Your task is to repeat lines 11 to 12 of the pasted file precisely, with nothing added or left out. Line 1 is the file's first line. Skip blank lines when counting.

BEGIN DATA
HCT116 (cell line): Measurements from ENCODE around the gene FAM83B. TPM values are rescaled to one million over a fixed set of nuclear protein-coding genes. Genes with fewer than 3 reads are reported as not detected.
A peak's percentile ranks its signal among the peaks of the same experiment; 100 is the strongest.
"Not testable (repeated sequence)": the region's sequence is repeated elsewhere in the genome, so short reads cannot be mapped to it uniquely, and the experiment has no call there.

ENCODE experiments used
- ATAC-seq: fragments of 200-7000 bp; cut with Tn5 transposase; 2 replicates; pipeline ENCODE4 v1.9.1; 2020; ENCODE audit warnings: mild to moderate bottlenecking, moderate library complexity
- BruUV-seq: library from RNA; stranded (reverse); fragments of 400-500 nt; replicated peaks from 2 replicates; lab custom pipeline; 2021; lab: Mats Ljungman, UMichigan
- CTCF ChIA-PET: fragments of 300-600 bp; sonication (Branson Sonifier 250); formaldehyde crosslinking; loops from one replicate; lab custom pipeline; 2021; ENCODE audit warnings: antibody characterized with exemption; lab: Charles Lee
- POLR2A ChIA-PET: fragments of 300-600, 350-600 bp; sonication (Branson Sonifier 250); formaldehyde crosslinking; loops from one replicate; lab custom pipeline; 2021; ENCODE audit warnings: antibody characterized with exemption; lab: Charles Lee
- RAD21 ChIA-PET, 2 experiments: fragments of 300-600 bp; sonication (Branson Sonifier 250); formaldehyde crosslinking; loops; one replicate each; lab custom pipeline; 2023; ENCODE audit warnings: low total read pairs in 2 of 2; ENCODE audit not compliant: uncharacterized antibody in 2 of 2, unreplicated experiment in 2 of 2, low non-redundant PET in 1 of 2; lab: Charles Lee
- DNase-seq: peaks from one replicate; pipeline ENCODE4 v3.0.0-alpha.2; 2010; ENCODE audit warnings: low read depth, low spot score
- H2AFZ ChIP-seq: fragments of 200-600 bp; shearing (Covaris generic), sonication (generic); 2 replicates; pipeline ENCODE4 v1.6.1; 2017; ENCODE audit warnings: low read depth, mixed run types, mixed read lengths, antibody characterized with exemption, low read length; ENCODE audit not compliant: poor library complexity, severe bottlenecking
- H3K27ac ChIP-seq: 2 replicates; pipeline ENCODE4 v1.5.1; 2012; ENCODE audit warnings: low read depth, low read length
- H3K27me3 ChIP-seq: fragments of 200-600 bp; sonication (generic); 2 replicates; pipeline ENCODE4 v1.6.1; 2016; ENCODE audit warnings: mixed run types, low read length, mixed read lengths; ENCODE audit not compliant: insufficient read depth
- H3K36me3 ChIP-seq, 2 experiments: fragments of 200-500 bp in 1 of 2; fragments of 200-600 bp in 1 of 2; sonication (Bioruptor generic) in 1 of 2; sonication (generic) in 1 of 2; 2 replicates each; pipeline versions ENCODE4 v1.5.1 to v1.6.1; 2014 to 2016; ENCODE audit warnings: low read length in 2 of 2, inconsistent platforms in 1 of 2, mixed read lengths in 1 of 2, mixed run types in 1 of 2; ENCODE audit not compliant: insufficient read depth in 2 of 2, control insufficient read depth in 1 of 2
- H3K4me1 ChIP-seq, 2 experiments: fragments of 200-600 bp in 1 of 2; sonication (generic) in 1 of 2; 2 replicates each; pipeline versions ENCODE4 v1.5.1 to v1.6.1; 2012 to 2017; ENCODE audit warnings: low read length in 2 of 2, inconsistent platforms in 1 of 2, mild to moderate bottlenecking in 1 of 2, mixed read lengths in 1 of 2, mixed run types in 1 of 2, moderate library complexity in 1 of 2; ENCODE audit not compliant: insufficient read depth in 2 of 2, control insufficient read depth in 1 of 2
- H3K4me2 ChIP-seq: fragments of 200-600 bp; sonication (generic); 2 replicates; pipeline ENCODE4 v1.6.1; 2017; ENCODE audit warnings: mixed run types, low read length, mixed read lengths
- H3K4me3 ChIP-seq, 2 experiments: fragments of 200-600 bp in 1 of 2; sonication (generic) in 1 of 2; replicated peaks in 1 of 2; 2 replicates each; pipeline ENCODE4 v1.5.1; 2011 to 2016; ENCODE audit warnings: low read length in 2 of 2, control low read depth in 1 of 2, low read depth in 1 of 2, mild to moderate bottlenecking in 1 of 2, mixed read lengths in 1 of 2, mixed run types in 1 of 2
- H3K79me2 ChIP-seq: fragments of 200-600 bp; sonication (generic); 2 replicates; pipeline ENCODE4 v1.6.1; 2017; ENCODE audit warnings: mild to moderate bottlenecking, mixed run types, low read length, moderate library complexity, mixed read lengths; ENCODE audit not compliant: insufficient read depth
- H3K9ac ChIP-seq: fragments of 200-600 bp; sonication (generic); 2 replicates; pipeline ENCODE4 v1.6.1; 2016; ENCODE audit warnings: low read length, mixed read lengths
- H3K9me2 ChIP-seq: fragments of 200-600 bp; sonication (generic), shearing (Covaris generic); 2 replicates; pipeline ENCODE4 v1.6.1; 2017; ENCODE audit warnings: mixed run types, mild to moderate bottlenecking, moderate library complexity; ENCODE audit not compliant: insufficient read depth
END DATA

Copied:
- H2AFZ ChIP-seq: fragments of 200-600 bp; shearing (Covaris generic), sonication (generic); 2 replicates; pipeline ENCODE4 v1.6.1; 2017; ENCODE audit warnings: low read depth, mixed run types, mixed read lengths, antibody characterized with exemption, low read length; ENCODE audit not compliant: poor library complexity, severe bottlenecking
- H3K27ac ChIP-seq: 2 replicates; pipeline ENCODE4 v1.5.1; 2012; ENCODE audit warnings: low read depth, low read length